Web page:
Episode #511 – Bouquets in Bloom
Today on Life In Bloom we’re gathering flowers together into bouquets. We’ll learn the origin of bouquets, easy ways to create bouquets and even use one as a cake decoration!
“Always keep that happy attitude. Pretend that you are holding a beautiful fragrant bouquet.” - Earl Nightingale
There are few things more inviting than a bouquet of flowers. If you want to make friends quickly, bring a bouquet as a cheerful offering – hardly anyone says “no” to a bouquet of flowers. I’ve found bouquets to be an effective calling card in all facets of living – personal, formal, professional, or casual – there’s an appropriate bouquet for any situation. Creating and giving a bouquet is a meaningful, personal, gesture – and need not be at all difficult – I’ll show you techniques for beginners to connoisseurs, on this episode of Life In Bloom.
The Origins of Bouquet Holders
J discusses how bouquet holders came to be and shows artifacts – including how flowers work with the holders. Nosegay, pillow, modern holder with prototype mold.
Surely bouquets have been around almost as long as flowers themselves. Who can resist gathering even a small grouping of flowers to enjoy? Small flower bouquets have existed since at least medieval times and are also known as a nosegay, posy, or tussie-mussie.
A nosegay, posy, or tussie-mussie is a small flower bouquet, typically given as a gift. They have existed in some form since at least medieval times, when they were carried or worn around the head or bodice. Doilies are traditionally used to bind the stems in these arrangements. Alternatively, “posy holders”, available in a variety of shapes and materials (although often silver), enable the wearing of these arrangements “at the waist, in the hair, or secured with a brooch”.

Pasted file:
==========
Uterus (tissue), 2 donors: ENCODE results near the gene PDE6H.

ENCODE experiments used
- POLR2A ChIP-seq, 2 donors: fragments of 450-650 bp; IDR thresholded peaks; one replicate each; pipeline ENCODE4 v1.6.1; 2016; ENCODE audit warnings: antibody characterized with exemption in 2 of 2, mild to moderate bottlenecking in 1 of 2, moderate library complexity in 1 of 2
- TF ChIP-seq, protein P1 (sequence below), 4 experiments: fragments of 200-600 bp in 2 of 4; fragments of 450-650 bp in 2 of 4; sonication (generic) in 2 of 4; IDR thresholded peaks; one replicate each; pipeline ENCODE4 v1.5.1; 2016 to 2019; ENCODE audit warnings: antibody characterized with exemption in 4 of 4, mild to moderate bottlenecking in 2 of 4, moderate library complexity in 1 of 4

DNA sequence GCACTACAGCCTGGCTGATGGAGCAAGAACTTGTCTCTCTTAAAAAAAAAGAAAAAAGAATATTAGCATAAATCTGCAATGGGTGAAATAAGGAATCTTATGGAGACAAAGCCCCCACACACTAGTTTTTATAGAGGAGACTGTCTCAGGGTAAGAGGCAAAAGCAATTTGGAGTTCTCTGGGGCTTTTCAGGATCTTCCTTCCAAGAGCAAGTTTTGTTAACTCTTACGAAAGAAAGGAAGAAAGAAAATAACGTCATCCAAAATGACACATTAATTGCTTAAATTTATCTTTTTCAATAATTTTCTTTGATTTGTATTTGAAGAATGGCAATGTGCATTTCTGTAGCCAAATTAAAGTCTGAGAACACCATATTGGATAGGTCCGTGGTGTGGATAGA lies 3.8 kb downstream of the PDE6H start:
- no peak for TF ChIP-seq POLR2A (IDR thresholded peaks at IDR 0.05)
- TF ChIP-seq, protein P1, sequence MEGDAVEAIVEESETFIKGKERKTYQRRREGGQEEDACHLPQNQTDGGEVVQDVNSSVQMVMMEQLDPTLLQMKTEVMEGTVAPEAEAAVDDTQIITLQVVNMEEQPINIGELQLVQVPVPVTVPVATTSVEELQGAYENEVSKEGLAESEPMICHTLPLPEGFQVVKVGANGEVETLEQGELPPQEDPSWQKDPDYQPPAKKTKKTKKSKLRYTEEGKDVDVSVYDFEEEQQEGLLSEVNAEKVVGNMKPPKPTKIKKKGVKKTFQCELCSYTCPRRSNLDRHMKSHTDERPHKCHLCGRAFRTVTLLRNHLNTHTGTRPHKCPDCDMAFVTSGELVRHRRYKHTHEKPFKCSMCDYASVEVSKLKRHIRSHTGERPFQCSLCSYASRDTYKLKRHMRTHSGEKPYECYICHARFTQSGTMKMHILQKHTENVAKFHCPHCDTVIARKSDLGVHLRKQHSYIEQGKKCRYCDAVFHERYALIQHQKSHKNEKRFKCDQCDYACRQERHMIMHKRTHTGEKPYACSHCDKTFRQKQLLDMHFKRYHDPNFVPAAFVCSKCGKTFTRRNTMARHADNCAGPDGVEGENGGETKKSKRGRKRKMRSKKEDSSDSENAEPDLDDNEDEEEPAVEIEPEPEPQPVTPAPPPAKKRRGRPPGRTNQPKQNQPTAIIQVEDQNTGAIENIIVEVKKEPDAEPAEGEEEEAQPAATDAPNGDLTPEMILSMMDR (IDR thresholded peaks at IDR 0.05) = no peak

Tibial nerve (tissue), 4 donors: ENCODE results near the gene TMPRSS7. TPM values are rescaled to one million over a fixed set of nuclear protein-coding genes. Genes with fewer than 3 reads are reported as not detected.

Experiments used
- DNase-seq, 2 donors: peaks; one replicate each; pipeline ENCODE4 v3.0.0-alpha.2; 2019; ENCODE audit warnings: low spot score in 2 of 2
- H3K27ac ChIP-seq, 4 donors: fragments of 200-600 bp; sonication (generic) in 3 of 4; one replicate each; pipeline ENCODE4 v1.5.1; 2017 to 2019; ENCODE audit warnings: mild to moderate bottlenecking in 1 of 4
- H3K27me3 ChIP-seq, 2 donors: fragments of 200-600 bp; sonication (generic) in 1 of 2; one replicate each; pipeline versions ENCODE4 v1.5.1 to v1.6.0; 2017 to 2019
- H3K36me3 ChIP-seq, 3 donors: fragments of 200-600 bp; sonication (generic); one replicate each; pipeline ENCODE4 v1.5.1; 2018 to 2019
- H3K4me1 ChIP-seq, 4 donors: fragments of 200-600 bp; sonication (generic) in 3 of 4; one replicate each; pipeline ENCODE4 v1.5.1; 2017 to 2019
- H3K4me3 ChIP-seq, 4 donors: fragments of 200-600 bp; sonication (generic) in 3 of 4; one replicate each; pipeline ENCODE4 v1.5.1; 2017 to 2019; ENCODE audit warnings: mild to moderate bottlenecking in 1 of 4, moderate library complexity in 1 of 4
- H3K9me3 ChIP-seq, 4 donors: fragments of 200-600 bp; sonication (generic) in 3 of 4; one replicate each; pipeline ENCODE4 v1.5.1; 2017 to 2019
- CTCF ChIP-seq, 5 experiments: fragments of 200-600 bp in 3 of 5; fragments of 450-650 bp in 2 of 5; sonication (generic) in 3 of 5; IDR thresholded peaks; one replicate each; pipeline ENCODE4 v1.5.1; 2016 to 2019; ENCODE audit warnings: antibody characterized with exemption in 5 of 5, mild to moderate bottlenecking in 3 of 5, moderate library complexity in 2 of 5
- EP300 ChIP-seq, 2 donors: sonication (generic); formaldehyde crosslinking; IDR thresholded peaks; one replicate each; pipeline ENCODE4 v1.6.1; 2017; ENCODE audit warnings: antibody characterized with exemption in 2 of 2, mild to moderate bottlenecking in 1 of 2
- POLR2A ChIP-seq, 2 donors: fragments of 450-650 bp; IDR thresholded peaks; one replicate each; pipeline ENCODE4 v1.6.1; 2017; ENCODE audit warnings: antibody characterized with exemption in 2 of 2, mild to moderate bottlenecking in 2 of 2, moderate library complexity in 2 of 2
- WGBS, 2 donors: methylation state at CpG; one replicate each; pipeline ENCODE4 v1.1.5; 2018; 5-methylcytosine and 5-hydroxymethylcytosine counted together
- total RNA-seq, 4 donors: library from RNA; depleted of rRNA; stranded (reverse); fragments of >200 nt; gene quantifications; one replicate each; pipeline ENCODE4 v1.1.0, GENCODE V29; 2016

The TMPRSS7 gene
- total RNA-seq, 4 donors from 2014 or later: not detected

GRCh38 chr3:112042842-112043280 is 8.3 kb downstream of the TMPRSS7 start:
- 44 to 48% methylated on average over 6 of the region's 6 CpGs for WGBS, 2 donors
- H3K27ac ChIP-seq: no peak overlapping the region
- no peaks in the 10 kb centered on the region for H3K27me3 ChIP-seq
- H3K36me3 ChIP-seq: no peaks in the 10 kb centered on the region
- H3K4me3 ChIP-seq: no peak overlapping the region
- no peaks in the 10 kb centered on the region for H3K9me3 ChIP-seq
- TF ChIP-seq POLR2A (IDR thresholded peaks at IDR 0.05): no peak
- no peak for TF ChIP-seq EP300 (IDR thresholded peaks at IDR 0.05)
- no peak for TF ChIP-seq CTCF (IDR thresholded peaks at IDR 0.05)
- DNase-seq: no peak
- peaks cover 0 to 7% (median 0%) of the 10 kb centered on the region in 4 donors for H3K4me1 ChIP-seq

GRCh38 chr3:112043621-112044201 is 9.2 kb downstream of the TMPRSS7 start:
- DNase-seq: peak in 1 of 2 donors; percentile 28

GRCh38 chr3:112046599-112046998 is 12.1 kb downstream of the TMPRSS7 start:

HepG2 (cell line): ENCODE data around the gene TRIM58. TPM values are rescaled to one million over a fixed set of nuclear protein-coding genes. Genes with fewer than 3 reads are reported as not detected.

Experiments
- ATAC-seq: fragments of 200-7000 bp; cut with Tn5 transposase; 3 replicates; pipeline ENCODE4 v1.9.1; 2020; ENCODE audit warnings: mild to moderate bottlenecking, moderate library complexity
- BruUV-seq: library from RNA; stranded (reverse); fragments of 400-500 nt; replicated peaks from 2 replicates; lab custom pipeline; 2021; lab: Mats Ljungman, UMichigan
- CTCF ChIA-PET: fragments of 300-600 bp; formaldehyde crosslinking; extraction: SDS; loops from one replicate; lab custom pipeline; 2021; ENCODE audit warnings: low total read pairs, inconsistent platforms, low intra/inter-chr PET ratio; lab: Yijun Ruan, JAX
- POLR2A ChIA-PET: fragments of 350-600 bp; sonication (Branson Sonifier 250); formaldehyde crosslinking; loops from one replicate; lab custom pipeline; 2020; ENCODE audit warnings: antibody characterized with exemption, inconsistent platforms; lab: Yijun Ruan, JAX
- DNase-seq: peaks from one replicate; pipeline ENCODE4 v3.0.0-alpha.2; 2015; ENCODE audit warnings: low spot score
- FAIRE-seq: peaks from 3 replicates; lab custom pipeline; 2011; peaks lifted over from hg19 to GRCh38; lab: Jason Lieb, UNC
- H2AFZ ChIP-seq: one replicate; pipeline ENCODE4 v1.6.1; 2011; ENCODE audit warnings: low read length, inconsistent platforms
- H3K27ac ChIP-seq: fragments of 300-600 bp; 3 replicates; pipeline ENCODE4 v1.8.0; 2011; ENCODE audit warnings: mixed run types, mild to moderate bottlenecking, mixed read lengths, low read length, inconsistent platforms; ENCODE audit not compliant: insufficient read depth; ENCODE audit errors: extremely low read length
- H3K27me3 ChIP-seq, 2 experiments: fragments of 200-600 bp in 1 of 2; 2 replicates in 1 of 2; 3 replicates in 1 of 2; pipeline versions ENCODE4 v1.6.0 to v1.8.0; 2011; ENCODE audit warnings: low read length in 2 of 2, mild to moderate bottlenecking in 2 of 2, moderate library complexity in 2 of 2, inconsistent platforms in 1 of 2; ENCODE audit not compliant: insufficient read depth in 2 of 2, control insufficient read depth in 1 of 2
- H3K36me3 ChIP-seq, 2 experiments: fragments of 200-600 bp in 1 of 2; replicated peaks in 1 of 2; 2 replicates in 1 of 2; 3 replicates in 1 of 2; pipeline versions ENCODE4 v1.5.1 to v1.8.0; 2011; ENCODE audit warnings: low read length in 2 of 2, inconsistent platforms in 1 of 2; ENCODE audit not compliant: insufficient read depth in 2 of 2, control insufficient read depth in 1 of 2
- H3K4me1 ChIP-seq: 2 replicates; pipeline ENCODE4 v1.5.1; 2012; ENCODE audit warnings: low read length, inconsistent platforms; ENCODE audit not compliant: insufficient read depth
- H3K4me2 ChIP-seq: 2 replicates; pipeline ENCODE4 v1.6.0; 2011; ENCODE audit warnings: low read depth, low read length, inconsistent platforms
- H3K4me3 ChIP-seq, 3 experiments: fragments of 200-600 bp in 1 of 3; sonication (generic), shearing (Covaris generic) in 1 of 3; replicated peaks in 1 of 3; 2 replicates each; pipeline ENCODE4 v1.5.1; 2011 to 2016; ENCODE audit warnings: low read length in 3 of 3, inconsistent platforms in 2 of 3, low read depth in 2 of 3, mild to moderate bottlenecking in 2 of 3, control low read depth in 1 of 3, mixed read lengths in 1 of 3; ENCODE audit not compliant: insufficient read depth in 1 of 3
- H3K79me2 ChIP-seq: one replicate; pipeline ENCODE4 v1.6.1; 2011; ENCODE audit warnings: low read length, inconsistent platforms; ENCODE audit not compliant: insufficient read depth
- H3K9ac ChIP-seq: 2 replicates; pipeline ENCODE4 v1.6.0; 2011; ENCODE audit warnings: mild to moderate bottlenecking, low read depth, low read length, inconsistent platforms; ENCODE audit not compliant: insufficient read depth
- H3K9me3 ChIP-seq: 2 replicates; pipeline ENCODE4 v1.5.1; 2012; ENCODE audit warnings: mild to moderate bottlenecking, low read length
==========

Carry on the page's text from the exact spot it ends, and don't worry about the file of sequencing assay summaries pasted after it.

The term nosegay arose in fifteenth-century Middle English as a combination of nose and gay (the latter then meaning “ornament”). So a nosegay was an ornament that appeals to the nose or nostril.
The term tussie-mussie (also tussy-mussy) comes from the reign of Queen Victoria (1837–1901), when the small bouquets became a popular fashion accessory. Typically, tussie-mussies include floral symbolism from the language of flowers, and therefore may be used to send a message to the recipient. In modern times the term specifically refers to small bouquets in a conical metal holder, or the holder itself, particularly when used at a white wedding.
Antique Pillow Bouquet
Hand Tied Bouquet with Flower Frog… J demonstrates the use of a wire armature- from the 19th century- and show us how a bouquet would have been arranged in such an armature.
Small Bouquets and Hand Tied Technique
J discusses how even a small bouquet is an appreciated expression of kindness and/or love.
A bouquet of Dandelions picked for Mom, is perhaps a child’s first experience with flowers. Along with detecting a love of butter – or forming a chain or crown, Dandelions give us a first taste of the power of flowers! Let’s create a simple bouquet for the beginner -it’s made of just a few flowers. It’s easy- once you know the secret- and THEN you can start bringing flowers where ever you go…
J continues with small grocery store bunch placed in a vase.
Bloom 365 Tip - Not Smashing Stems
You may have seen the ends of stems smashed on television, as advice for better water uptake by certain flowers. This behavior is in no way helpful to the stems and seems to be demonstrated only for shock value.”
The interior of every flower stem or branch is made up of vessels- that carry the water and nutrients from the bottom of the stem to the top of the flowers- smashing the stem simply- shreds, destroys and mutilates this delicate vascular system- A Sharp 45˚ Angle cut is much more beneficial- not mention less destructive, mean or otherwise unseemly!
Bouquets with Painted Succulents